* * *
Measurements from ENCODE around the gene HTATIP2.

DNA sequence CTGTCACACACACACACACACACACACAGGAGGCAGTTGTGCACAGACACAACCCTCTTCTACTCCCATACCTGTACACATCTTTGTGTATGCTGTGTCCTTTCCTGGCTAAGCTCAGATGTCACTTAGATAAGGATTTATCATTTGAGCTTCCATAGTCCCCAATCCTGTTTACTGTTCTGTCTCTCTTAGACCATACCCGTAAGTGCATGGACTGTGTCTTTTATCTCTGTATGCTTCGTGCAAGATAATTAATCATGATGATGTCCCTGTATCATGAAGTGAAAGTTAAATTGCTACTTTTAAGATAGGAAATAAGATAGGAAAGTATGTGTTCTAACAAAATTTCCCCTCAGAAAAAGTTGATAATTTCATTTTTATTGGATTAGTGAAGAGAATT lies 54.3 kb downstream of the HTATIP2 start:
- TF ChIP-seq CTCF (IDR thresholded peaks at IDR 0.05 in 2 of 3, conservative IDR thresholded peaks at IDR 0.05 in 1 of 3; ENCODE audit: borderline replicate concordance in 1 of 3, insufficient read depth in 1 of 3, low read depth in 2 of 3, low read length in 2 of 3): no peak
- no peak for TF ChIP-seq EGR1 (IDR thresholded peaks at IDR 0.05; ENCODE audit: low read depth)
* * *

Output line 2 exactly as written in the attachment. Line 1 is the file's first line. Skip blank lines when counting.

DNA sequence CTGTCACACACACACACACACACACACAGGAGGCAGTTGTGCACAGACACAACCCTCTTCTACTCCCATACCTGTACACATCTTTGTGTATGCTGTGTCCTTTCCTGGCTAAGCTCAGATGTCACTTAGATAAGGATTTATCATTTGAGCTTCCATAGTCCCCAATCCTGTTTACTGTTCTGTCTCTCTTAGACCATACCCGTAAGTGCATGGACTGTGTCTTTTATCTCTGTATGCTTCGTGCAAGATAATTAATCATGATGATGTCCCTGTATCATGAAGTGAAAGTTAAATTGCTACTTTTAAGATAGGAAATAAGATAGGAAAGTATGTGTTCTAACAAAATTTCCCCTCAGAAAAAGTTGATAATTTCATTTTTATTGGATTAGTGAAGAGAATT lies 54.3 kb downstream of the HTATIP2 start: